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1940 Vanguard Advertising
1942-07 Rare Detective
1940-12 Stir. Det & West.
1942-07 Spark Magazine
1941-07 Cosmic Sci-Fi
1942-09 Spotlight Det.
1942-03 Stirring Science
1943-10 Ha-Ha Comics
1941-12 Movie Western
1945 Vulcan Mystery Books
1942-01 Movie Detective
1946 Miss Cairo Jones









Gerald "Jerry" Albert was born on November 13, 1917 in New York City. His father, Israel Albert, born 1883 in Russia of Jewish ancestry. In 1888 at the age of five, Israel Albert came to America with his parents, who settled in Brooklyn. In 1909 at the age of twenty-six Israel Albert legally changed his name to Andrew Irving Albert. On April 19, 1910 he married Lena "Eleanor" Walder. She was born in 1891 in NYC of German Jewish ancestry. They had two children, Sylvia (b.1911) and Gerald (b.1918). The family lived in the Bronx at 1580 Crotona Park East. The father was a lawyer.

The children attended NYC public schools.

In 1930 the U.S. census recorded the Albert family in the Bronx at 1840 Grand Concourse. The father was listed as an attorney and both kids were in school.

On May 28, 1934 the older sister, Sylvia Albert, age twenty-two, married Harry Steinberg in Manhattan.

In June of 1934 Jerry Albert, age eighteen, graduated from high school in the Bronx. In September he began to attend City College of New York (CCNY) as a Freshman.

In 1937 he was the editor of Mercury, the student newspaper at CCNY. He also joined the editorial staff of the school yearbook, Microcosm.

In April of 1938 CCNY presented a varsity show, "In The Groove," a satirical music revue that was written by Jerry Albert and other members of the Senior Class.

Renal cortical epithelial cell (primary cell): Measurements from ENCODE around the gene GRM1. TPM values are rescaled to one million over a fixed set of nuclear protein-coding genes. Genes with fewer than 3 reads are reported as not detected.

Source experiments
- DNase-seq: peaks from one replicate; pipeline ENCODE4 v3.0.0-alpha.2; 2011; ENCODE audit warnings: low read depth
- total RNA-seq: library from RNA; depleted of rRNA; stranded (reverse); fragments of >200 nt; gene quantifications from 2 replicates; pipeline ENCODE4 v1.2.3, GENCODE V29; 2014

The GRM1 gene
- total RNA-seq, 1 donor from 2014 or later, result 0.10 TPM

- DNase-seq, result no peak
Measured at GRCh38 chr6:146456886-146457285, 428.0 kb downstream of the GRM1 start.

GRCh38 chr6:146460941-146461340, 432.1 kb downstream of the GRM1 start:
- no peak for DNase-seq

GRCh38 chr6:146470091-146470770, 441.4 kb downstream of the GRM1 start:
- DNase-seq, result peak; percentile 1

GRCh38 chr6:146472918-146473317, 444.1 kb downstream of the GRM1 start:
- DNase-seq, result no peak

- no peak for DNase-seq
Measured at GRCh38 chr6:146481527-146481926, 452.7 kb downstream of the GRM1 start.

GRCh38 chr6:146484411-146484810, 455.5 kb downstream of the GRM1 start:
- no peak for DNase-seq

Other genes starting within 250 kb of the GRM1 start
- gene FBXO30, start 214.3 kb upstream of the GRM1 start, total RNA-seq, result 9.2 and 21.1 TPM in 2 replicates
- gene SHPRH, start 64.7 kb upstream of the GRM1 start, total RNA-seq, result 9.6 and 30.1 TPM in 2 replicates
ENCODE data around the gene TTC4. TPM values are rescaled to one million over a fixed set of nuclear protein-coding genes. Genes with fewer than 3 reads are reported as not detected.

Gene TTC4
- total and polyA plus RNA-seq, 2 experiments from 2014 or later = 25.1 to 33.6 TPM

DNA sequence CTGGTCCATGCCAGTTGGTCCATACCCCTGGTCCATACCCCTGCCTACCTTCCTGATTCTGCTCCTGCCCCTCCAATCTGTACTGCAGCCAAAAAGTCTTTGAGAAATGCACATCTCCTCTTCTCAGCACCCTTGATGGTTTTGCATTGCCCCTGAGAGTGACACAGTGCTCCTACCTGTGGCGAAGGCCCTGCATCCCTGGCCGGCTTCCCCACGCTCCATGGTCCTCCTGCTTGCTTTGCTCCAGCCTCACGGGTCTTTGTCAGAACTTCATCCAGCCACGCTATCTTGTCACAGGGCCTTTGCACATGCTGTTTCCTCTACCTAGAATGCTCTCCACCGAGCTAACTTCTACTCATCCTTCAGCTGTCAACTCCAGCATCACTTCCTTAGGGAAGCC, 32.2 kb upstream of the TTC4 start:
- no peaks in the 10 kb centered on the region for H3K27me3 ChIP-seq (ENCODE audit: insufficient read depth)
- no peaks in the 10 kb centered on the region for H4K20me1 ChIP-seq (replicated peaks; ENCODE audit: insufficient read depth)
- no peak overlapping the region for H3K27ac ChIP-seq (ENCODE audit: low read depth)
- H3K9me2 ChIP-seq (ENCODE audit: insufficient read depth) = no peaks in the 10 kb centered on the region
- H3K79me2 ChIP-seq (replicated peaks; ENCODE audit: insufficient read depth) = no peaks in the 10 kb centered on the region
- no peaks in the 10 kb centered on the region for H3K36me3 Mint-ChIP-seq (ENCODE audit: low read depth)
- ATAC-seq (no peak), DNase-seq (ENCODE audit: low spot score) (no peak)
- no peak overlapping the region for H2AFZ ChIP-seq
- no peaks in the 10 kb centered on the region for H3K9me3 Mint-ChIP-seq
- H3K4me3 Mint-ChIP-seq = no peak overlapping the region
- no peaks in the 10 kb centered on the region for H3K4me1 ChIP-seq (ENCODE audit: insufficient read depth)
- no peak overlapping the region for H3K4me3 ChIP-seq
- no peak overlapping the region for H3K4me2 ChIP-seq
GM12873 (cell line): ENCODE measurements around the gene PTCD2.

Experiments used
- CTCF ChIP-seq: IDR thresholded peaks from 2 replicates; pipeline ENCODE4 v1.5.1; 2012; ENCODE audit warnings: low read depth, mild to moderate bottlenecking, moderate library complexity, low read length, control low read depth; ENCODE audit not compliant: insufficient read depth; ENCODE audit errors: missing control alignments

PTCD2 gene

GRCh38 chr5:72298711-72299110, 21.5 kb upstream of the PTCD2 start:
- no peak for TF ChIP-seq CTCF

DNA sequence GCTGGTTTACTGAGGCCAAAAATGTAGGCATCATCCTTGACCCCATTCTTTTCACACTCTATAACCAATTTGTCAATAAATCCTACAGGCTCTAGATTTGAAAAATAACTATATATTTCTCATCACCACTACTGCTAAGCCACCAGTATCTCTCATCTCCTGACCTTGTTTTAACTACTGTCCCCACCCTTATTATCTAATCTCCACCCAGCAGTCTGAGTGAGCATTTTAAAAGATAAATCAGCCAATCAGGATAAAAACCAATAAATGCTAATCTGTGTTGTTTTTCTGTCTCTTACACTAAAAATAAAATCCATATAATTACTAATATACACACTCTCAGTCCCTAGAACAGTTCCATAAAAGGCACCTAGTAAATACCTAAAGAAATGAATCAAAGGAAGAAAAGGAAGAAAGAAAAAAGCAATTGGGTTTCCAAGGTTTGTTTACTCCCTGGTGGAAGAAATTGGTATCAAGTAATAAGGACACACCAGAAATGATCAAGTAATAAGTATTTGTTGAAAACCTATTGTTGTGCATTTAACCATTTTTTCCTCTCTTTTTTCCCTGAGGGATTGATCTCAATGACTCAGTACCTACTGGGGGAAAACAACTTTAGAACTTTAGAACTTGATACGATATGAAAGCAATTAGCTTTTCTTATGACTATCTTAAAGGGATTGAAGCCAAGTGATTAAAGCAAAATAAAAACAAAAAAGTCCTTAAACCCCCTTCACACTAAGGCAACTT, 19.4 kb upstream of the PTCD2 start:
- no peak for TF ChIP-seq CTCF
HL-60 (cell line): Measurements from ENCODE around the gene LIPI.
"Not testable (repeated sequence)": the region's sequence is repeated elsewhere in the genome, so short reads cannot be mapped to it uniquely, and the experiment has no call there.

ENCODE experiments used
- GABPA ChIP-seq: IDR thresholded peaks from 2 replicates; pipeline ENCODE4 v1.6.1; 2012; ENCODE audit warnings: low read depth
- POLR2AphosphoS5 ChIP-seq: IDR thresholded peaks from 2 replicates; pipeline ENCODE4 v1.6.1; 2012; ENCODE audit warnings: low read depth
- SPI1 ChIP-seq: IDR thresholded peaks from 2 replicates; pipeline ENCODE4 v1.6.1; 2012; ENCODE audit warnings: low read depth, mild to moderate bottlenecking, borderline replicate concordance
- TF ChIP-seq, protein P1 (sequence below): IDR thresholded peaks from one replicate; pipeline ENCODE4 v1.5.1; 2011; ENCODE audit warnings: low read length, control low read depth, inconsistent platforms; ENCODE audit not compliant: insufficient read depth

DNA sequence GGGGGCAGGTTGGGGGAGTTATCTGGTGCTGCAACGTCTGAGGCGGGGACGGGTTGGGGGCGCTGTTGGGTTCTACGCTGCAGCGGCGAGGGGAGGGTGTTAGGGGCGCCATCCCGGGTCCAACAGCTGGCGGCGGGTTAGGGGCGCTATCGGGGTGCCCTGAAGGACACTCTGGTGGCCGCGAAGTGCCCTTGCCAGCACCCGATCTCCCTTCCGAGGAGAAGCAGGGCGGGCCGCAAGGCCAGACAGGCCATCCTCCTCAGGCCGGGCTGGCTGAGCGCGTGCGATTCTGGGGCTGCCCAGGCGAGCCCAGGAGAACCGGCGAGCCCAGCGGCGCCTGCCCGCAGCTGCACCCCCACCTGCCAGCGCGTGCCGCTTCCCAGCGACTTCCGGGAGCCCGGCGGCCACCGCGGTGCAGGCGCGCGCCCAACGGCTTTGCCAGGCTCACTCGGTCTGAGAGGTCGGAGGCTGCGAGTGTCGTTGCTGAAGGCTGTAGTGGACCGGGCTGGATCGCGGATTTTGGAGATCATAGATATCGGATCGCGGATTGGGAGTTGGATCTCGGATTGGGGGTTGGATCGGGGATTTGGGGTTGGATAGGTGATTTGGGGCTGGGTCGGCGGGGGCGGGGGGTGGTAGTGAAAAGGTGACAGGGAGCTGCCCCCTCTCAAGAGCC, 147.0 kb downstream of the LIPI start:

In June of 1938 Jerry Albert graduated from CCNY. After graduation he entered the workforce as a sales representative at Morton, Freund Advertising Company, which produced advertisements for magazines, newspapers, and direct mailings for the clothing industry.

In 1940 The Albert family lived at 2065 Grand Boulevard in the Bronx. Jerry Albert was listed as a salesman at an advertising company. His father was no longer identified as a lawyer, but was instead listed as a salesman at a publishing company. That company was PDC, which was owned by Irving S. Manheimer, who also lent credit to want-to-be publishers in exchange for control of production, printing, personnel, advertising, distribution, accounting and most potential profit. Manheimer provided financial credit to Adrian Lopez, Martin Goodman, and William M. Cotton to start their publishing companies.

In March of 1940 The New York Times reported, "Jerry Albert, formerly with Morton Freund Advertising, has joined Vanguard Advertising as an account executive." Vanguard Advertising was located at 19 East 48th Street. The company sold copies of "Uncensored! New York, Behind The Scenes" by Lee Mortimer, a risqué book about Manhattan night club showgirls, which was sold through mail order advertisements in the back pages of magazines handled by PDC.

In September of 1940 Jerry Albert and his father, Andrew Irving Albert, accepted financial credit from PDC to form Albing Publishing company at 19 East 48th Street, in the same office as Vanguard Advertising Company. The name Albing was derived from the first syllable, "Alb," from the family name Albert, and the last syllable, "ing," from the father's name, Irving. All magazines from Albing Publications were handled by PDC.

Their first periodical was the pulp magaine Stirring Detective and Western Stories, which was dated November 1940. Jerry Albert was the editor and all illustrations were drawn by Roland Patenaude.

In February of 1941 Albing Publications produced Stirring Science Stories. The editor was Donald A. Wollheim and the artists were Leo Morey, Hannes Bok, and Elliott Dold.

In March of 1941 Albing Publications produced the pulp magazine Red Mask Detective, edited by Jerry Albert. Artists included Marshall Lincoln Lee and Roland Patenaude. That same month Albing Publications also released Cosmic Stories, edited by Donald A. Wollheim and illustrated by Leo Morey and Hannes Bok.

The father, Andrew Irving Albert, wrote "Murder For a Hollow Shell," which appeared in the March 1941 issue of Red Mask Detective. The title of that magazine was changed to Red Hood Detective Stories for the July 1941 issue. The cover was drawn by Samuel Cahan. Back page advertisements included "Uncensored! New York, Behind The Scenes" by Lee Mortimer from Vanguard Sales Company at 19 East 48th Street.